“Come on, Jamie. Use your imagination.”

He really didn’t dare.

“So if he looks like a poor lad ye’d break in half…” Jamie cocked his head to one side. “What about him makes ye think that? How do ye ken ye won’t break a man in half?”

Claire shrugged, humming in thought. “I probably wouldn’t break you in half.”

My fucking god…


“Is that so?” Jamie queried.

Christ, he couldn’t stop himself from playing along.


The front of his trainer bumped her black ballet flat. Jamie’s blood thrummed hot again, but not with anger this time. “Something to think about then, aye, Sassenach?”

“Definitely.” Her face was straight, not even an eyelid twitch. “You need to catch up, I’ve been thinking about it for a while.”






Jamie couldn’t decide which he felt more, or which was more annoying. His body had been playing tricks against him since the moment he’d gotten in the car, driving back to the Lallybroch estate with Willie in the passenger seat, a smear of mud decorating his cheek.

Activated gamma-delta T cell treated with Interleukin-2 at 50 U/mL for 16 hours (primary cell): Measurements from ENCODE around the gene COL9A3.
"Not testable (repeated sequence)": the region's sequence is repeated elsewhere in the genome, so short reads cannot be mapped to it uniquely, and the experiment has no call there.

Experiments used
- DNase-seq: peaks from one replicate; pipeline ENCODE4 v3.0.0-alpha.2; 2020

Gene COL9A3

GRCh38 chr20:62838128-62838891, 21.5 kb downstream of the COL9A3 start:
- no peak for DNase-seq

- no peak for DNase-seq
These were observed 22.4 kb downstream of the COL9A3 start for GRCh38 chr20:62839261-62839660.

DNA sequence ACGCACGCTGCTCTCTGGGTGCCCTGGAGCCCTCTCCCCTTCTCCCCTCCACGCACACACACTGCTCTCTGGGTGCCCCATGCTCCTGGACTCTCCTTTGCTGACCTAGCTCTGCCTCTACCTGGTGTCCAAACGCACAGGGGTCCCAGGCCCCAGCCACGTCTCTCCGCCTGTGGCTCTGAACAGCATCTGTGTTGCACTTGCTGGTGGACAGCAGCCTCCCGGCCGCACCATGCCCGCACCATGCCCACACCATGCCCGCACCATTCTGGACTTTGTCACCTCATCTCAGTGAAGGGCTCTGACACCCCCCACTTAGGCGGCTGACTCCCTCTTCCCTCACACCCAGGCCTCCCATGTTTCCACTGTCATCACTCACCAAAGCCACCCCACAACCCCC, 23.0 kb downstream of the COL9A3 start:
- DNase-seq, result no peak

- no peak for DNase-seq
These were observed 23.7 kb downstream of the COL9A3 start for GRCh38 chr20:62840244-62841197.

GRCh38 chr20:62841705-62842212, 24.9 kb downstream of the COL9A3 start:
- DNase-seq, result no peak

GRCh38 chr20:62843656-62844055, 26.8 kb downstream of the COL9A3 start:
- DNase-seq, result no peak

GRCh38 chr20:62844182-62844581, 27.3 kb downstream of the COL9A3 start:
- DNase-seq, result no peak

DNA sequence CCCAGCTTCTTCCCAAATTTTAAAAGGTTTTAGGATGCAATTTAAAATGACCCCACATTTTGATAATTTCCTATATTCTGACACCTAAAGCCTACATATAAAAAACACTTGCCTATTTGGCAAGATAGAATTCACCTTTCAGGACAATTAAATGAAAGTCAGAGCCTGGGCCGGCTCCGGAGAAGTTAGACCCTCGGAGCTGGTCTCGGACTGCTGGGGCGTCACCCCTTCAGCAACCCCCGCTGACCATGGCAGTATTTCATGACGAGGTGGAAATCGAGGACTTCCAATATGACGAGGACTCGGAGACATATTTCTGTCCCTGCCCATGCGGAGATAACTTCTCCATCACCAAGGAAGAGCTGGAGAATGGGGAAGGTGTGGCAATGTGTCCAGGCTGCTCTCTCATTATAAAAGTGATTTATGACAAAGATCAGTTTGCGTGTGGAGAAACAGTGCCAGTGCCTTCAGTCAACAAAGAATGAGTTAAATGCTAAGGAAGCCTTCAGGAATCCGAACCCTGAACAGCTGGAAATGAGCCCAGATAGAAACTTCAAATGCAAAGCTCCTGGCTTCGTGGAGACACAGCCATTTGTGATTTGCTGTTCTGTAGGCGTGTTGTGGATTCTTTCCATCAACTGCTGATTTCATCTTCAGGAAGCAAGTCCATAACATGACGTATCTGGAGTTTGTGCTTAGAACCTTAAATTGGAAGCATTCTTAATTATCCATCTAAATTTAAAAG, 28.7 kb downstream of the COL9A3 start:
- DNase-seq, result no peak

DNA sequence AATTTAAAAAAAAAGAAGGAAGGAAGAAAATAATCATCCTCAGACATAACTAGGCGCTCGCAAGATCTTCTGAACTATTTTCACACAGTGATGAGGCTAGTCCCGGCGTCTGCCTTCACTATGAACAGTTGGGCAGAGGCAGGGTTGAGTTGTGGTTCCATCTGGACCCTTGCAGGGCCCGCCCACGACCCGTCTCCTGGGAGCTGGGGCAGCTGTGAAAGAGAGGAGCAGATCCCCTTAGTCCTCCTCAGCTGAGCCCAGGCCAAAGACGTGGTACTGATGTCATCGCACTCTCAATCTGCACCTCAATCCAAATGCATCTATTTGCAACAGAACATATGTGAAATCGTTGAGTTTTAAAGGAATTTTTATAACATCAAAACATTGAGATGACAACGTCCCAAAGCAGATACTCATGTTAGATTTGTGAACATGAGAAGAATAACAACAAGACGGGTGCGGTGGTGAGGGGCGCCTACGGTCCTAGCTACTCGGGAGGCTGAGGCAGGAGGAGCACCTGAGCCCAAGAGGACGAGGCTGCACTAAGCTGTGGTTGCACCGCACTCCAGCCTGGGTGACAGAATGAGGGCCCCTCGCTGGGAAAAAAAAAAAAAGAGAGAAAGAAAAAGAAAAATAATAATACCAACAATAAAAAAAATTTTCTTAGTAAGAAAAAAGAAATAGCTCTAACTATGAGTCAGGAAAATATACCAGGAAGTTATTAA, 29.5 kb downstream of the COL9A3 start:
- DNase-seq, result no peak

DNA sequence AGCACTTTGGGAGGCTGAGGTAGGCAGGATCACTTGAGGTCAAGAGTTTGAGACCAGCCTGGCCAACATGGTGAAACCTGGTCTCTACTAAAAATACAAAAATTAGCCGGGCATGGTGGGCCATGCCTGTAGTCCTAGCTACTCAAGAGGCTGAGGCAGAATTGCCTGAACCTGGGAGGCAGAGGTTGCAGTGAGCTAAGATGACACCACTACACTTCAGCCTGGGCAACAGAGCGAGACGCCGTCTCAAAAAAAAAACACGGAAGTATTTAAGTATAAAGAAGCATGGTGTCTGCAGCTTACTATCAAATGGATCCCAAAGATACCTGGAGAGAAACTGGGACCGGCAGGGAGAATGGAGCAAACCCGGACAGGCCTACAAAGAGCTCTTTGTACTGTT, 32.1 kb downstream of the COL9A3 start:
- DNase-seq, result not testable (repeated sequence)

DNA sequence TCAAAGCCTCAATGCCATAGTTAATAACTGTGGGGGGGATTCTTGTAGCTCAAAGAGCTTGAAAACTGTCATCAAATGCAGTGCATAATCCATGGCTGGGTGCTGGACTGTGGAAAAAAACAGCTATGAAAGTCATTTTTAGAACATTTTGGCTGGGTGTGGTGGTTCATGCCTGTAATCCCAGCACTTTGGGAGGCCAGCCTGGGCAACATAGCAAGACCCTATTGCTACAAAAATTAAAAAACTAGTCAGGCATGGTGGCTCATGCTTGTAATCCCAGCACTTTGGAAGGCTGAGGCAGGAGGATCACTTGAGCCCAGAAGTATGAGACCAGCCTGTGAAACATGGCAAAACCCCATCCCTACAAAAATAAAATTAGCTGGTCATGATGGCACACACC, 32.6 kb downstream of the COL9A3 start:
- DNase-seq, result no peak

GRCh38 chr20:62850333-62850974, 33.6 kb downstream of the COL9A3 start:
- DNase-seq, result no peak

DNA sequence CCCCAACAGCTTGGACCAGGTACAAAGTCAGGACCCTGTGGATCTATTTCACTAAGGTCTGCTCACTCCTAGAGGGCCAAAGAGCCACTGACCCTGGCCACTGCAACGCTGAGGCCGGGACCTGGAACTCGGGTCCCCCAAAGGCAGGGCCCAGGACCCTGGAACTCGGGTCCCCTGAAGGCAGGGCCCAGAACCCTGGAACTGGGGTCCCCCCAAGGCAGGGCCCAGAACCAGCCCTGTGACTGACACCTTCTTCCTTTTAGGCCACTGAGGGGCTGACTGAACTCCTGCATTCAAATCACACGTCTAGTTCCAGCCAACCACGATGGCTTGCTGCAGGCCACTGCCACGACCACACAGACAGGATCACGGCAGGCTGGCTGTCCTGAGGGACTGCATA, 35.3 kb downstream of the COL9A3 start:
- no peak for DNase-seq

That had been over an hour ago.

Upon reaching home, Willie had run straight upstairs to change out of his muddy football kit and wipe the mud from his skin. Jamie busied himself about the kitchen, fixing two ham and mustard sandwiches with crisps on the side for both of them. Running about in the fresh air gave Willie an appetite like no other. It took him only a matter of minutes to scarf down his snack, tuck his chair back under the table, place his dirty dish in the sink and announce to his Da that he was going to the stables. Once again, leaving Jamie to the loud noise of his own thoughts.

My god…

Sassenach hadn’t been flirting back, she’d said so herself.

But she’d quite clearly been flirting with him.


And this time, it was more dirty than before.

Yet, after the words had left her mouth and the bairn’s game began, Claire shut her mouth sharply. He caught her once, or perhaps it was twice, looking at him out of the corner of her eye, but Jamie pretended not to notice. If this was how she wanted to play, then he would play.

Just at the thought of it: the shape of Claire’s pink lips pouting, the flare of her shapely hips hidden underneath a ruffled light blue blouse, the way she held his gaze unblinkingly – had Jamie’s blood heating up and up and up.